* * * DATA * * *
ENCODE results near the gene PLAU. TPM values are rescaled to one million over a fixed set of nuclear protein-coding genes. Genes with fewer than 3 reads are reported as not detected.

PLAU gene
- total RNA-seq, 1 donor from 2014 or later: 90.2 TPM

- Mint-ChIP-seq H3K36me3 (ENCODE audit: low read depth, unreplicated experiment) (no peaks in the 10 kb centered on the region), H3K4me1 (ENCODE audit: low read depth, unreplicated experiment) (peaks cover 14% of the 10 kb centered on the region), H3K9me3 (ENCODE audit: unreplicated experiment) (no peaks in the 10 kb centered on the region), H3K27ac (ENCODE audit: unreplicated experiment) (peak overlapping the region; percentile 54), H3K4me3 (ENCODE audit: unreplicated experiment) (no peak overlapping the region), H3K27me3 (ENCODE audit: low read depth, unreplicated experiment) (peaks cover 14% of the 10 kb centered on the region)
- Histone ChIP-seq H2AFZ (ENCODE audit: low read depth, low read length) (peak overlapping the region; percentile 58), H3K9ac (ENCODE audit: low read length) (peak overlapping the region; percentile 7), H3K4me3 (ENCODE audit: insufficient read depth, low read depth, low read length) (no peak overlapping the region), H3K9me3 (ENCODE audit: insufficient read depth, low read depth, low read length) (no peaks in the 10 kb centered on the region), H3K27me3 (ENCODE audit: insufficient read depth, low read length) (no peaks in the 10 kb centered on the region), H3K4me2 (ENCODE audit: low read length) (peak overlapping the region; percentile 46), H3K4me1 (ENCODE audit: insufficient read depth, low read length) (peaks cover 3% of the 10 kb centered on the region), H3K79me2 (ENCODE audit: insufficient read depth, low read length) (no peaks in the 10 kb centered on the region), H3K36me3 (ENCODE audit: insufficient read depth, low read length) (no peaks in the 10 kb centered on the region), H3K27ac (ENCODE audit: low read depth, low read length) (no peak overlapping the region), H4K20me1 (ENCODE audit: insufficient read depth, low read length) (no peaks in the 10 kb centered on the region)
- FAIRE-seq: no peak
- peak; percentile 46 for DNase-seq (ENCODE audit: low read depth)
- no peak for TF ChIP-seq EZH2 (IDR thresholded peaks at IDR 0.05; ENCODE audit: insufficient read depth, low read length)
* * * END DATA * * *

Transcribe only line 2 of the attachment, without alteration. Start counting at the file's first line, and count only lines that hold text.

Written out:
PLAU gene